When planning a data migration, it is important to analyse your data, understand the solutions available and bring in specialist support if you need it.
Increasingly, organisations are migrating some or all of their systems and applications to the cloud in order to increase their speed to market, improve scalability, enhance agility and reduce the cost of technical resources. Migrating your legacy systems to the cloud not only reduces hardware provisioning costs and delay when done correctly, it will also increase the productivity and efficiency of your team and improve the overall performance of your IT operations.
However, it’s not just the legacy systems and applications that have to be migrated over to the cloud – it’s all the data too. And that can be a challenge in itself.
While the benefits may be plentiful, data migration also comes with risks and complexities, especially when it involves legacy data and systems. The journey can be challenging, and, with many cloud vendors and solutions in the marketplace, it can be difficult to ascertain the best route for your organisation.
Organisations are right to approach data migration with caution as there are many issues and pitfalls you can come up against that can end in costing your organisation time, resource and money. Less successful migrations can result in inaccurate data that contains redundancies and unknowns. This can happen even when source data is fully usable and adequate. If there are any existing issues in the source data, these can be amplified when it’s brought into a new, more sophisticated system.
For organisations to be able to understand the risk, complexity, and the potential solutions to effectively migrate to the cloud, an in-depth analysis of their data as part of an initial discovery and planning phase is vital.
5 Key Components of Data Migration Planning
Before you enter into design or build phase, you must undergo a thorough discovery and planning phase to mitigate risk and ensure as smooth a transition as possible.
To help when planning a data migration, it is important that you:
1. Have clear objectives and requirements
Why are you migrating this data and what are you looking to achieve by migrating it? How will the data be used once in the cloud? What is the business value of the data and how does it support business operations? The answers to these questions will impact the effort (as well as the size of budget) required to migrate.
2. Conduct a thorough analysis of your data
You must take the time to fully understand how each system works and how the data within each system is structured as well as analysing the quality and relevance of the data. Is the data stable? What systems and business processes actually interact with this data and how do these interactions actually impact the data? The outcomes of this analysis can greatly impact migration and solution planning.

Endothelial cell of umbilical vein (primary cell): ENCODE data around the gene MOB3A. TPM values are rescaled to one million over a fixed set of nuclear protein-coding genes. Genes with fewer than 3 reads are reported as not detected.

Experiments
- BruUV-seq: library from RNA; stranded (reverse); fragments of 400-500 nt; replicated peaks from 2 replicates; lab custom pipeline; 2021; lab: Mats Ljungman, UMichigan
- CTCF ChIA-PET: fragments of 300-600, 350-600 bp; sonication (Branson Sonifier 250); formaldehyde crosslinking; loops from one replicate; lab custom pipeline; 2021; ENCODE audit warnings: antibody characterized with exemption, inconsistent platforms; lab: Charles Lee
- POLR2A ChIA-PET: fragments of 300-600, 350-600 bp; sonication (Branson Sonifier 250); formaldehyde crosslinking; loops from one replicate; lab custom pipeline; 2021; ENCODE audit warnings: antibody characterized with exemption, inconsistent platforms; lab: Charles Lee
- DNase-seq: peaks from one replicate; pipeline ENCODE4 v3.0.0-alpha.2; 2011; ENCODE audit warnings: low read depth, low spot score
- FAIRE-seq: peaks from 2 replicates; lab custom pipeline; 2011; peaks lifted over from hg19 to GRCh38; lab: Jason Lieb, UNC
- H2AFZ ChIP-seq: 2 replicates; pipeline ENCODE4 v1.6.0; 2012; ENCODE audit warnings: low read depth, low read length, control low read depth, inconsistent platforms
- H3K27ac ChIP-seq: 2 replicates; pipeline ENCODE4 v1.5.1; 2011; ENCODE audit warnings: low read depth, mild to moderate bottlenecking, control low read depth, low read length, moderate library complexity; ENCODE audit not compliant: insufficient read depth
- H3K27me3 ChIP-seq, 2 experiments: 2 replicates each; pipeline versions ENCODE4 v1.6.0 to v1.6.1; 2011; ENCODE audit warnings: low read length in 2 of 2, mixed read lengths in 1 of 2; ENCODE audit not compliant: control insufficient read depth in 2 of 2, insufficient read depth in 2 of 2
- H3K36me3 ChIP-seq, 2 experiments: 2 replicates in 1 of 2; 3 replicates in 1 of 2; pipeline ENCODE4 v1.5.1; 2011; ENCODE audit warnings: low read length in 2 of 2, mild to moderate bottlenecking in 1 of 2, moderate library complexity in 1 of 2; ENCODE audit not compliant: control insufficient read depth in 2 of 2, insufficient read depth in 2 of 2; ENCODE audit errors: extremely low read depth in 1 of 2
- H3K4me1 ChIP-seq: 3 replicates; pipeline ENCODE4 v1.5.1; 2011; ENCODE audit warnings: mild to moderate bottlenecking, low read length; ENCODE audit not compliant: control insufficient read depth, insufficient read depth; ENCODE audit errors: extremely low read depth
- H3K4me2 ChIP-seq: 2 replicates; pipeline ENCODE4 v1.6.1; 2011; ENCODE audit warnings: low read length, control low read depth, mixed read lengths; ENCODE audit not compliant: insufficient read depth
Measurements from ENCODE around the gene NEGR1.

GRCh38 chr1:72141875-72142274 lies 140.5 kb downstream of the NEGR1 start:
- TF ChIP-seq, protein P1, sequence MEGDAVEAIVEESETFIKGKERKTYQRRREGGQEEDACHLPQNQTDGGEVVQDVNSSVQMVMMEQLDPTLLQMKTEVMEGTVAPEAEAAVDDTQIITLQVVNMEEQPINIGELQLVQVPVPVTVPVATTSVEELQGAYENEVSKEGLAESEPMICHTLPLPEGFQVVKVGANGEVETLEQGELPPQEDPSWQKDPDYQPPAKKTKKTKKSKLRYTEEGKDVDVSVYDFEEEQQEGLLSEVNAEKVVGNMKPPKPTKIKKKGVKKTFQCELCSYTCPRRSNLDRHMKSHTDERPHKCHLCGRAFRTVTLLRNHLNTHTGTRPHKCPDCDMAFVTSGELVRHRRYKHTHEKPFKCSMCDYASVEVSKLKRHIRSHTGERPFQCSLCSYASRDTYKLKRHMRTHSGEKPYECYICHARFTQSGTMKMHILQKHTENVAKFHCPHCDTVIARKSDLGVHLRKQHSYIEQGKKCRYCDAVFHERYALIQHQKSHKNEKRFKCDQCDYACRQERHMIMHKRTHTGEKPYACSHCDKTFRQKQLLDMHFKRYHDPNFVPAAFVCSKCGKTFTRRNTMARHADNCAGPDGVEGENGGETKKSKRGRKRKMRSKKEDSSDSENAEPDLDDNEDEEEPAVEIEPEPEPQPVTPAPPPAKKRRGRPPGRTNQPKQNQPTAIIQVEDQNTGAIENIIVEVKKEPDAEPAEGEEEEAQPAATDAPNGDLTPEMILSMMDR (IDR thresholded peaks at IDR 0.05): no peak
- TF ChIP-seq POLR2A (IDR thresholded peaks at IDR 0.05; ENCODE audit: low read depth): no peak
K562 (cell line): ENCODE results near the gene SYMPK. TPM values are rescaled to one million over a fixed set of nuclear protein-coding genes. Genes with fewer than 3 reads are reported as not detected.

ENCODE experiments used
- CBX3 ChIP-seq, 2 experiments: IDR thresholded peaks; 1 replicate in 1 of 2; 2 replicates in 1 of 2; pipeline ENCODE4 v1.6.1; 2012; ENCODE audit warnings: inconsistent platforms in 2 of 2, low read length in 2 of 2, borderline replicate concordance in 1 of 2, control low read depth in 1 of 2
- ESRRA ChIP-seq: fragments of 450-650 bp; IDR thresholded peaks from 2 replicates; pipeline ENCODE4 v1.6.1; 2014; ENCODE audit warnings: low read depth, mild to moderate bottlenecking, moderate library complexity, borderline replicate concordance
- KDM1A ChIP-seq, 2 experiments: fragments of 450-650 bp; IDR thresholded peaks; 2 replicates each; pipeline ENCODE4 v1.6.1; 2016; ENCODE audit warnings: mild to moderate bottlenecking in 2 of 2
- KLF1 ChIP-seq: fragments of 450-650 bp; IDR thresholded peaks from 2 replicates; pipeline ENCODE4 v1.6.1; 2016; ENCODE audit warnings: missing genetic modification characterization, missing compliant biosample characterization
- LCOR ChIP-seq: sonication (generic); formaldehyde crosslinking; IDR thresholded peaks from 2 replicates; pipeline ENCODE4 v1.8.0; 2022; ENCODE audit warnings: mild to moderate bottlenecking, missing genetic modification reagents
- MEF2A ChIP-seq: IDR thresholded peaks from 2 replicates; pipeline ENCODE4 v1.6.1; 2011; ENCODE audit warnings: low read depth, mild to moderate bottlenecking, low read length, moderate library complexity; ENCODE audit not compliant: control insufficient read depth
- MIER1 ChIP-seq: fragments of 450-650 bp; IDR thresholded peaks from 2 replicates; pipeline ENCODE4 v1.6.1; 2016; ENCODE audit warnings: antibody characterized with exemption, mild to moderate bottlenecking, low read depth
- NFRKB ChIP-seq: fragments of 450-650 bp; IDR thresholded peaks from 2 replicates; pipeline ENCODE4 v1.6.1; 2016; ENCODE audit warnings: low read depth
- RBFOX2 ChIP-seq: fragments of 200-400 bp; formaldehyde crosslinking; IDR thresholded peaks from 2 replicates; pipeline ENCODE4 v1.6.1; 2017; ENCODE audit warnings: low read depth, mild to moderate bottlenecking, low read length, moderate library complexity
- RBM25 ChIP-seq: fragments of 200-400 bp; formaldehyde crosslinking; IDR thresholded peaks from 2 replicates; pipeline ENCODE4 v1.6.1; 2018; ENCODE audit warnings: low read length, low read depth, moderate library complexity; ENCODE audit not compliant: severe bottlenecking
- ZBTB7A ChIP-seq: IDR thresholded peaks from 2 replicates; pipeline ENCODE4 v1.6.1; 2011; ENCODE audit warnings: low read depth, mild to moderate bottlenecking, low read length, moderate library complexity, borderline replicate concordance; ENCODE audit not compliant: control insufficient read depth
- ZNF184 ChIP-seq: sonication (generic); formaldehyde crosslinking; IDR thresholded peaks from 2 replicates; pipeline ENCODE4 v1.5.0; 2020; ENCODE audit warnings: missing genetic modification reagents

3. Research and understand the market
Once you fully understand your existing systems and data, you must then research the market and identify potential target systems / locations for your data. Where you migrate your data may greatly impact the structure of your data, the migration design and approach. Not only does your chosen target system impact the work involved in the migration, it also impacts the costs so it is definitely worth taking the time to understand what solutions are out there.
4. Engage a partner to help if you don’t have the cloud and data migration expertise in house
When planning a data migration, it is important to understand the size and scope of the project so you can determine if you have the skills, resource and availability to deliver in your desired timescales. When migrating full systems and applications, direct migration may be an option rather than a re-build and the sooner you are able to ascertain the options the better. If you don’t have the knowledge and skills required to deliver or the resources you have are busy on other things, engage a partner to help. Engaging a partner in the initial phases gives you an early, up front view of the complexity of the application and the associated data which will save you money (and potentially a lot of pain) further down the road.
5. Take a step back
When migrating data and systems, it can be tempting to try and keep processes and data formats the same. They worked before so why not just keep doing things in the same way? While it may make sense to do this, you shouldn’t miss out on opportunity to take a step back and look at your data, how you use it, and what is important to you. Understanding what the data does for your business can massively alter the design and the potential benefits a move to the cloud offers.Back to articles